When school lets out for winter break, teenagers are left with eight extra hours of free time in the day. While we start the break believing that we’ll be model students and spend this time being with our families and giving back to the community, that’s not what usually ends up happening. Depending on our Myers-Briggs® personality type, we all get up to different shenanigans.
This article gives a humorous look at how teenagers of each type spend their time off school.
On the first day of the break, texts every single group chat they’re in, asking if anyone is available to hang out. Plans extravagant gingerbread house making competitions and epic movie nights with all of their separate friend groups, hell bent on seeing every single friend at least once. Because they end up scheduling a hangout for each day of the break, they rack up an insane gas bill going to and from places. Gets yelled at by their parents.
Decides that this is the time to work through years of trauma through over-identification with literature. Checks out a stack of books from the library, all about the tragedy of unrequited love. After concluding that none of the characters really gets them, returns all the books and writes personalized poems as Christmas presents for their friends.
Gets tired of being broke and takes on a holiday side hustle: buying candy at a low price from the INTJ and selling it to their friends for a markup price. Guilts their friends’ parents into buying them by showing them their empty wallet. Chuckles at some people’s stupidity as they stuff the money into the red and green fanny pack they bought with their first sale.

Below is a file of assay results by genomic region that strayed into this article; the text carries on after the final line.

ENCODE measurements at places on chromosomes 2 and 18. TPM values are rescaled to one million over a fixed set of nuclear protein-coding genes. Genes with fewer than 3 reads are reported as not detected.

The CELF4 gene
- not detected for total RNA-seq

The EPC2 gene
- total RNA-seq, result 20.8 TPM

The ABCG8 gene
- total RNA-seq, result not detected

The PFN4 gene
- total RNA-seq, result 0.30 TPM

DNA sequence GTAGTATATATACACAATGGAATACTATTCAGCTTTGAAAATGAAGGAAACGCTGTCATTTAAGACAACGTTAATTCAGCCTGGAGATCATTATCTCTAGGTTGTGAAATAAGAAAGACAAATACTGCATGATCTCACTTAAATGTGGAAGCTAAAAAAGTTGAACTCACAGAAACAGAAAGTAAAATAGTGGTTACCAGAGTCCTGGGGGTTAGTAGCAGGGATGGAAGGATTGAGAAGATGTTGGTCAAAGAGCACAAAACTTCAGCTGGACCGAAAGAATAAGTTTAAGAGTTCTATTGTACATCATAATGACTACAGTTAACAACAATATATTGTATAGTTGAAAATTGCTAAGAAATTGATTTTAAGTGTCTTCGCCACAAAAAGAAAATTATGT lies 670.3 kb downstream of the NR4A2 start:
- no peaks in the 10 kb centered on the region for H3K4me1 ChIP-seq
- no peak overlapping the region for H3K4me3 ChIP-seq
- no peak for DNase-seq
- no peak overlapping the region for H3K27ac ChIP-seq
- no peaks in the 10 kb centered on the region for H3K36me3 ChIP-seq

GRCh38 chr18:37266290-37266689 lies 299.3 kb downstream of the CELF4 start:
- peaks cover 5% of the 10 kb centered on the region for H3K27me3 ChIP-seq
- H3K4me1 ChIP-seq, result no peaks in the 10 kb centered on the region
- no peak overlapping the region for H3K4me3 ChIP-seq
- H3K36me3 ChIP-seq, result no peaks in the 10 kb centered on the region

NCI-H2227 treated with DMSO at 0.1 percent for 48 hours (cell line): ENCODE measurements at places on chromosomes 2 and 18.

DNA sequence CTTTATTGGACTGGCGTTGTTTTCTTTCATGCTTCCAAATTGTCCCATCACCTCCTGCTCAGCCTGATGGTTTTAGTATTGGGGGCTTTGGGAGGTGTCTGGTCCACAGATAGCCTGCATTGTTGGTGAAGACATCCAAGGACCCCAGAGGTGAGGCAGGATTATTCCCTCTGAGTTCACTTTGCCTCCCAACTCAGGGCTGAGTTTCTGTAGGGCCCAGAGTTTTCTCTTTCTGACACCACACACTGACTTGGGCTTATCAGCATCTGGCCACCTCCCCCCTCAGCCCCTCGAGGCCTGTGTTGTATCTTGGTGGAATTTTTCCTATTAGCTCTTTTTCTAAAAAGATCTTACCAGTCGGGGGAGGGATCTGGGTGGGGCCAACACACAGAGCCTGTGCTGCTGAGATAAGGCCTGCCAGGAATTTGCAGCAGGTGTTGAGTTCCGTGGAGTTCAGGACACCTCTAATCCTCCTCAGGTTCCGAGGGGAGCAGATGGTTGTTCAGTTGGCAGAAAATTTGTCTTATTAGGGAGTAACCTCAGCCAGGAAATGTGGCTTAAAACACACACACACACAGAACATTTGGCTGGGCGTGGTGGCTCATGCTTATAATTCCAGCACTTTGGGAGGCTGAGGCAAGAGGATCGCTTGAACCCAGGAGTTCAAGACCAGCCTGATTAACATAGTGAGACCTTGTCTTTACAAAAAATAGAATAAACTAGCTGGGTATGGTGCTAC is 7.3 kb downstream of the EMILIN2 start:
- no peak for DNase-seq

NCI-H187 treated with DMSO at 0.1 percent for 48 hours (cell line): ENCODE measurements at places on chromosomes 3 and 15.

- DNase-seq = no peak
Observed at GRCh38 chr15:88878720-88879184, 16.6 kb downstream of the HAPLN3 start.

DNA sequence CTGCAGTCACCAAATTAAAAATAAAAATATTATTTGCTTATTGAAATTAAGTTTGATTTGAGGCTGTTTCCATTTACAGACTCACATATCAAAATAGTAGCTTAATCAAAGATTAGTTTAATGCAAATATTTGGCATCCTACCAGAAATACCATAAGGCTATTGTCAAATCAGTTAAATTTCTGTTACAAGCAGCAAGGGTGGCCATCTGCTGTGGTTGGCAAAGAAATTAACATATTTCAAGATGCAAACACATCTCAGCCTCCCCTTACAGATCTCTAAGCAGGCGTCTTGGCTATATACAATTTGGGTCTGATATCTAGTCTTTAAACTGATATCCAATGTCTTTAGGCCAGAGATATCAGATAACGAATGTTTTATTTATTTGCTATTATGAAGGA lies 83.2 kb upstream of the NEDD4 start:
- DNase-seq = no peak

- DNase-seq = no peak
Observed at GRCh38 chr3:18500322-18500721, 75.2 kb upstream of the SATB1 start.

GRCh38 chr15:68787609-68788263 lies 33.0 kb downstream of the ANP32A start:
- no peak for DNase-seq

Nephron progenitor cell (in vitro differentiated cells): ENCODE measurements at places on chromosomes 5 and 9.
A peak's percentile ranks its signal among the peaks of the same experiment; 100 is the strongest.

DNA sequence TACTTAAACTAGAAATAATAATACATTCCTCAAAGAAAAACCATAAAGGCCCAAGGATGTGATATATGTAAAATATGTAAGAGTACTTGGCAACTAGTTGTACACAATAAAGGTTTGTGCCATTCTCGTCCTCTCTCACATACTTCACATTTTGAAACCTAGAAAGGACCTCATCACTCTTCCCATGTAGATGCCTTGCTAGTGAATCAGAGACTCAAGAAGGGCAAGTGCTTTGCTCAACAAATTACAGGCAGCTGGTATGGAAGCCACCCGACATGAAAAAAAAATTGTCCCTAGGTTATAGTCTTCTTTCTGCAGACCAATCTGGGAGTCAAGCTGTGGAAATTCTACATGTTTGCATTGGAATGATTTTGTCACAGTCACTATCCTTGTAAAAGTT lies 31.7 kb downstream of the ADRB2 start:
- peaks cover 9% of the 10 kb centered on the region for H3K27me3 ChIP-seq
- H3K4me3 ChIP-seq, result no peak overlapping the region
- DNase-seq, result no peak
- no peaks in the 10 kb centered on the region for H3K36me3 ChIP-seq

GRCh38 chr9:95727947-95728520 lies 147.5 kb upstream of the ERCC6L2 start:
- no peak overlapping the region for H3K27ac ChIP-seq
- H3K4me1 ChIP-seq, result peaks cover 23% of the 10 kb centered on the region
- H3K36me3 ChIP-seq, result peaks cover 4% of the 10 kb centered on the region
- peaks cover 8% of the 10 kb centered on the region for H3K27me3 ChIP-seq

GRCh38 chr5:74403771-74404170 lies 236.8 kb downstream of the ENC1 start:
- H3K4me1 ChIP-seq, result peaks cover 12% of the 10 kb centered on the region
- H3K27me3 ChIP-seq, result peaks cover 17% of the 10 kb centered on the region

Retreats into their room with their laptop and doesn’t come out until the last day of break. Whenever anyone enters the room with food and basic necessities, they look up from their laptop with tired eyes. But by the time school starts, they have learned how to speak Mandarin, become an expert in French cooking, and skimmed quantum mechanics, all through YouTube videos.
Puts in extra hours at their job for money, determined to make a stockpile of cash before school starts. Annoys their friends by turning down offers to hang out and annoys their coworkers by taking all the available slots. Tries to convince the ENTP to join them and make some honest money. Fails.
Laughs when the ENTP comes to them, asking for candy to sell. Gives the ENTP their old candy from Halloween, which they stockpiled by monopolizing the neighborhood trick or treat system. Finds it cute that the ENTP genuinely thinks that they are earning more money than them. Spends the money on investments.
Goes out with a group of friends at the beginning of the break, but is quickly crushed by the familiar pressure to mediate hang outs. Realizes that maybe they like the idea of spending time with people more than actually spending time with people. Resolves to just hang out with the INFJ for the rest of the break. They spend days watching movies in comfortable silence.
Only reaches out to the ENFJ because they know they’re supposed to be doing some level of social interaction. Realizes that once school is out, they don’t really want to see most of their friends. Spends the break watching sad movies with the ENFJ and feeling misunderstood with them. Hopes that they don’t realize that they’re the only one they hang out with.